The opinion of the court was delivered by: Frank C. Damrell, Jr. United States District Judge
The above captioned actions are before the court on appellant Betsey Warren Lebbos' ("appellant") motions to disqualify the undersigned from hearing these bankruptcy appeals.*fn1 Appellant contends that pursuant to 28 U.S.C. § 455, the undersigned must disqualify himself because he is biased against appellant due to her disability (alleged severe asthma).*fn2
Appellant bases this bald assertion on the simple fact that the court refused, in a related proceeding, to allow an attorney to specially appear on appellant's behalf at a hearing on her emergency motion to stay certain bankruptcy proceedings. (In re: Betsey Warren Lebbos, No. Civ. S-08-440 FCD, hearing held April 7, 2008.)*fn3
Section 455(a) provides: "Any justice, judge, or magistrate judge of the United States shall disqualify himself in any proceeding in which his impartiality might reasonably be questioned." The test for disqualification under this section is an objective one: "whether a reasonable person with knowledge of all the facts would conclude the judge's impartiality might reasonably be questioned." United States v. Nelson, 718 F.2d 315, 321 (9th Cir. 1983). Here, no such facts exist which could conceivably give rise to a finding of bias against appellant.
At the prior hearing in the related appeal, Case No. Civ. S-08-440 FCD, the court denied appellant's request to have her co-appellants' counsel appear on her behalf. Appellant appeared in that related action, as she does here, pro per. As a result, counsel for her co-appellants could not appear on her behalf--"special appearances" by counsel are not permitted by the Local Rules. E.D. Cal. L.R. 83-182, 83-183. Appellant was, however, permitted (and able)*fn4 to speak at the hearing on her own behalf, and after full consideration of the parties' papers and oral argument, the court denied appellants' motions for an emergency stay. (Mem. & Order, filed April 7, 2008 in Case No. Civ. S-08-440 FCD.) No reasonable person could construe these facts as evidencing a bias against appellant.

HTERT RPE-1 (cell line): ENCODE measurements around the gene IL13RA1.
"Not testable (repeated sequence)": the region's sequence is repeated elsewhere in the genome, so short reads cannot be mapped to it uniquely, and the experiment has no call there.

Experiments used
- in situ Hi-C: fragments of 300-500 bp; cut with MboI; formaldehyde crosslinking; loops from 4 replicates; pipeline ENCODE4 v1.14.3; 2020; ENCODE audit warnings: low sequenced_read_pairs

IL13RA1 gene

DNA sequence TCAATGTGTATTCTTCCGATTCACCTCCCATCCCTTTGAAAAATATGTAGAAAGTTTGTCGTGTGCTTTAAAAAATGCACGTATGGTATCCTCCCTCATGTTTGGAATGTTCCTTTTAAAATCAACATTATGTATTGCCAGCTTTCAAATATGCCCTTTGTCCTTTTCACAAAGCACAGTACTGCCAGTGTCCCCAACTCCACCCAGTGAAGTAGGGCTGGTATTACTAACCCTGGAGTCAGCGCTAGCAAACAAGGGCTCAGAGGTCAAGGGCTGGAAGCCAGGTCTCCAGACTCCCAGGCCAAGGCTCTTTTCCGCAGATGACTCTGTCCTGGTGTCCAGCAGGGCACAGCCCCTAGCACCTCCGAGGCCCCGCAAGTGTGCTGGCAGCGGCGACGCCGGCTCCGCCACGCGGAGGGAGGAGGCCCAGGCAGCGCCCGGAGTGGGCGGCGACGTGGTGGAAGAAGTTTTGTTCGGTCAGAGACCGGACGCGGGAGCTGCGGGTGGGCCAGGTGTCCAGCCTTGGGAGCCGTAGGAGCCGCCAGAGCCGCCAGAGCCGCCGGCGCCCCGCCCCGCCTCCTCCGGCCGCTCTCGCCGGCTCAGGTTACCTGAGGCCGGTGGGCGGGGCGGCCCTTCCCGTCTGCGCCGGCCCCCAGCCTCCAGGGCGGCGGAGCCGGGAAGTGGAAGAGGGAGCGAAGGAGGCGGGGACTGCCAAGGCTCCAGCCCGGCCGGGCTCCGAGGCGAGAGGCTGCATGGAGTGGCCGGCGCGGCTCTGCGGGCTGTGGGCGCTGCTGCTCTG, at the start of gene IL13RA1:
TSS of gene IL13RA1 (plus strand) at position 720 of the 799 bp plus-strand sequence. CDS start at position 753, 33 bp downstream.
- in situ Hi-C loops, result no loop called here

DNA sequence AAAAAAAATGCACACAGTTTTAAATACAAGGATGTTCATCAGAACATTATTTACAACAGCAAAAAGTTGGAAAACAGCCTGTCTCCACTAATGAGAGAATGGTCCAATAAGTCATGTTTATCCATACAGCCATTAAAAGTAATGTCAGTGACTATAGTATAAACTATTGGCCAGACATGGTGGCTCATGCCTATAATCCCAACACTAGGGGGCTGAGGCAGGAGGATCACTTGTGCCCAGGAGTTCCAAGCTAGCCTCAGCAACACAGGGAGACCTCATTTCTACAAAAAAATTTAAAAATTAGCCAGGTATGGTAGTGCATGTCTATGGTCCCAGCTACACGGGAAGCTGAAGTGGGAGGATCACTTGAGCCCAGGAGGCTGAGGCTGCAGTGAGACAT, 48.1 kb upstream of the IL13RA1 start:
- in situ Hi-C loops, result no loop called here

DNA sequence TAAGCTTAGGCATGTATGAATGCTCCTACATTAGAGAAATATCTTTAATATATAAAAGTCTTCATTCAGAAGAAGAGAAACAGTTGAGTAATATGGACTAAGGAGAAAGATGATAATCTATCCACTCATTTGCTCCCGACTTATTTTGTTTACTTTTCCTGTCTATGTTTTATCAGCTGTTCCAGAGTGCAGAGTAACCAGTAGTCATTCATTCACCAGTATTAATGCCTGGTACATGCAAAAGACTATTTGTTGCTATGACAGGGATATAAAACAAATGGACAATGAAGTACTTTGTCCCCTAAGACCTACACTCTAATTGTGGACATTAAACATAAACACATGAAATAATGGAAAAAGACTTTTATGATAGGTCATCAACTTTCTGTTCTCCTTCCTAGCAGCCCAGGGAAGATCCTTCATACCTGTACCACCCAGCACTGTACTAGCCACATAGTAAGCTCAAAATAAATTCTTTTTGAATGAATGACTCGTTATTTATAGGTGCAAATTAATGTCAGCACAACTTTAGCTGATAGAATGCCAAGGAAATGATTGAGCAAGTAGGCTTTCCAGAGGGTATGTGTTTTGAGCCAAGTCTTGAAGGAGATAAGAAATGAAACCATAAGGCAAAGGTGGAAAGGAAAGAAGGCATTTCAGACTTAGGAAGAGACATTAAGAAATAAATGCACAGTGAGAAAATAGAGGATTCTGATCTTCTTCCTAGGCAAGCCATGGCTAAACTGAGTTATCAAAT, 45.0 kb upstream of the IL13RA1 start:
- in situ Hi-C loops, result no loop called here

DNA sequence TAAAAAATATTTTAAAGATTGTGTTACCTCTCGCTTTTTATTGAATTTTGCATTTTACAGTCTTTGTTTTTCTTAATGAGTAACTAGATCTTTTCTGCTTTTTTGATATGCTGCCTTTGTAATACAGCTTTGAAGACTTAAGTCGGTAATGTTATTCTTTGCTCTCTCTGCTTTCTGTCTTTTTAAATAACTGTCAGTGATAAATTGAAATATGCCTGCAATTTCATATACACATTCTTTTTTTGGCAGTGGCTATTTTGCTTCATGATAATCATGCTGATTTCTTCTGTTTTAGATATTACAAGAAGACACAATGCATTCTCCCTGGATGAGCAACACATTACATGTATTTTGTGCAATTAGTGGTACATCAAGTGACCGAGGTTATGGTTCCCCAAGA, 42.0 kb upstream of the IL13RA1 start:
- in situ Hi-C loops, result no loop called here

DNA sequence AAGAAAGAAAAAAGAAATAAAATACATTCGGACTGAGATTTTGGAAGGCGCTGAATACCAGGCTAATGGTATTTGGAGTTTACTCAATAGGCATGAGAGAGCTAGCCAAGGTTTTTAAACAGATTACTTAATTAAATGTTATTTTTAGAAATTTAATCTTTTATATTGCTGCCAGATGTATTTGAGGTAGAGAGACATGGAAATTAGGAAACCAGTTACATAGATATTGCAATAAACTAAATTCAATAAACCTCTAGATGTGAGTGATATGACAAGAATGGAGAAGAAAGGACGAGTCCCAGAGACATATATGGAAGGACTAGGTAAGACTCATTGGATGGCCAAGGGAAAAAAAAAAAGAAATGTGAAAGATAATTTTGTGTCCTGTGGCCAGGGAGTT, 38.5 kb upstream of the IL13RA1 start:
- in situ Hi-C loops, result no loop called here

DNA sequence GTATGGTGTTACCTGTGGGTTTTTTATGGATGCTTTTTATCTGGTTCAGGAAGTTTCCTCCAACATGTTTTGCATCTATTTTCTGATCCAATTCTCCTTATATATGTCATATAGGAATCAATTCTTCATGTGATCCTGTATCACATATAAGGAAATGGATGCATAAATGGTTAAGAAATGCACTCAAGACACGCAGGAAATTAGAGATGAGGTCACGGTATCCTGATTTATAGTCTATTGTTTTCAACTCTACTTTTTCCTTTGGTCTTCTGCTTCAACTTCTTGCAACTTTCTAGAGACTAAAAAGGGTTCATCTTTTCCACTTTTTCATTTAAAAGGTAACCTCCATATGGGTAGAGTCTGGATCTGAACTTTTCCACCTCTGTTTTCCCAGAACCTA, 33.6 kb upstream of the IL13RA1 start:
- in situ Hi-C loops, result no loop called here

Indeed, courts have routinely held that "adverse rulings do not constitute the requisite bias" for purposes of disqualification under Section 455(a). See e.g. Nelson, 718 F.2d at 321 (citing cases) (holding judge's acceptance of an invalid guilty verdict in the defendant's first trial did not necessitate recusal); United States v. Sibla, 624 F.2d 864, 869 (9th Cir. 1980) (emphasizing that recusal under Section 455(a) is only required where the bias or prejudice stems from an "extra-judicial source"). That appellant's request for appearance by counsel and motion for stay were ultimately denied provides no grounds for recusal of the undersigned. Appellant's motions to disqualify are HEREBY DENIED.